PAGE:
Screen Actors Guild Office Manager Charged with Embezzlement

SAG logoIn film, TV and radio, a “residual” is a payment to the creator of a piece of work beyond the original screening or airing. Typically, the union distributes the money, once received from the studio. The production company gets 80 percent of the fees; the performers and supporting crew collect the other 20 percent. All this assumes the union administrator will forward the money. Michelle Dancy apparently doesn’t like that part. On May 21, Dancy, former office manager with the Residuals Estates and Trust Department of the Screen Actors Guild (SAG), was charged in U.S. District Court for the Central District of California with four counts of embezzlement from the Los Angeles-based union totaling at least $54,109 and five counts of false identification in connection with the alleged thefts. The charges follow a joint probe by the U.S. Labor Department’s Office of Labor-Management Standards and Office of Inspector General leading … Read More ➡

Electrical Workers Business Manager in Missouri Sentenced

ibewlogoOn May 21, Dennis Fuston, former business manager for International Brotherhood of Electrical Workers Local 545, was sentenced in the Buchanan County (Missouri) Circuit Court to five years of probation, and ordered to pay restitution to the St. Joseph, Mo.-based union in the amount of $23,768 and a $25 assessment.  Fuston had pleaded guilty in April to theft after being charged in February.  The actions follow an investigation by the U.S. Labor Department’s Office of Labor-Management Standards.… Read More ➡

Phoenix Metro Transit Union Treasurer Pleads Guilty to Thefts

ATU logoRichard Wayne Johnson may have thought his union wouldn’t find him out.  He guessed wrong.  This Tuesday, June 2, Johnson, formerly secretary-treasurer of Amalgamated Transit Union Local 1433 and a bus driver for Valley Transit, pleaded guilty in U.S. District Court for the District of Arizona to embezzlement, fraud and forgery in an amount of nearly $275,000 from the union, which represents thousands of bus, para-transit and light rail operators in the Phoenix metro area.  He faces 16 years in prison at his sentencing hearing in August.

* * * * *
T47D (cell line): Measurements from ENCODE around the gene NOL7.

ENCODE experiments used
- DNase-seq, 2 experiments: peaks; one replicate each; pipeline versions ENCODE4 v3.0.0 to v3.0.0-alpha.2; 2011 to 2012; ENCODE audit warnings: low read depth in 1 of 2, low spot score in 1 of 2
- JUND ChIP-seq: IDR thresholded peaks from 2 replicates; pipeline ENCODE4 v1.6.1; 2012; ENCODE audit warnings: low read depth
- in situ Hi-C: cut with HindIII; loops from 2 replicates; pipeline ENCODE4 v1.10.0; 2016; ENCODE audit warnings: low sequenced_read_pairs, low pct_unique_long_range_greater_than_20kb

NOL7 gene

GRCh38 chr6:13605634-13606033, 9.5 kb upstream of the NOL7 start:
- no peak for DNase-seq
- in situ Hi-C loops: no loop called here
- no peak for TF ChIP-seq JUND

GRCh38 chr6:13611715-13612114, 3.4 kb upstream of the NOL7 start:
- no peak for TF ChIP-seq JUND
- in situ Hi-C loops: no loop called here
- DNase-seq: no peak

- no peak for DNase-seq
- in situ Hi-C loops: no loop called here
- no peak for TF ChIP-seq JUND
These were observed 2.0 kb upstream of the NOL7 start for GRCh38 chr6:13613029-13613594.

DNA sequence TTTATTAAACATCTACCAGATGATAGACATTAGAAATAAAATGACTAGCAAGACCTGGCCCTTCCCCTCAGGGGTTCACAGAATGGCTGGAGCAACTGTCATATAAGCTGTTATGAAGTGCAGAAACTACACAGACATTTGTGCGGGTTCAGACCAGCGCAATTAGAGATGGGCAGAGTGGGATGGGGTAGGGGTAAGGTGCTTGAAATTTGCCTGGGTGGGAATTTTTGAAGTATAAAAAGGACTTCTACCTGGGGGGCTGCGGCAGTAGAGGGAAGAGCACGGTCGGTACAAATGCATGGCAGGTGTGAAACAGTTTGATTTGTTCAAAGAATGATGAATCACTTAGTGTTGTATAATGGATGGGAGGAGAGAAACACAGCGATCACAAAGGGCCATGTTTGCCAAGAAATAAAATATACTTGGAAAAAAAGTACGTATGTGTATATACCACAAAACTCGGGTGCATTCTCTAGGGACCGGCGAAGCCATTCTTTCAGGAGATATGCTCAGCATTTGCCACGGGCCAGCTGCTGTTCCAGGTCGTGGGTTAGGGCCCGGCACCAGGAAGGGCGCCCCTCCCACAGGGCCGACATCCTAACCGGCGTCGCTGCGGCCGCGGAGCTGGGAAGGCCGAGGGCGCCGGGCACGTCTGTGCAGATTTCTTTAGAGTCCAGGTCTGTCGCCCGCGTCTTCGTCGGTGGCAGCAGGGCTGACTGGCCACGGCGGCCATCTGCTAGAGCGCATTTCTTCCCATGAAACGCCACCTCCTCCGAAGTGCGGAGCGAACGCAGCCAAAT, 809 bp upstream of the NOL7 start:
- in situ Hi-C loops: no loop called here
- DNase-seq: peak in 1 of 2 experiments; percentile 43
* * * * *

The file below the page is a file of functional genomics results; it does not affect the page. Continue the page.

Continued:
Johnson served as a union official from 2005 until January 2012.  Shortly after assuming his post, funds started disappearing.  A fellow bus driver, Hayden Scheider, who worked side by side with Johnson, became suspicious.  “I started calling around to the Labor Department and other people to find out what was going on with our financial reports,” he said.  In the fall of … Read More ➡

UAW Financial Secretary in Indiana Pleads Guilty to Forgery

united-auto-workers-logoOn May 7, Marcia Shull, former financial secretary of United Auto Workers Local 661, pleaded guilty in Hancock County, Indiana Circuit Court to one count of felony forgery. She had been charged last September with theft and forgery of an unspecified sum from the Greenfield, Ind.-based union after a probe by the U.S. Labor Department’s Office of Labor-Management Standards.… Read More ➡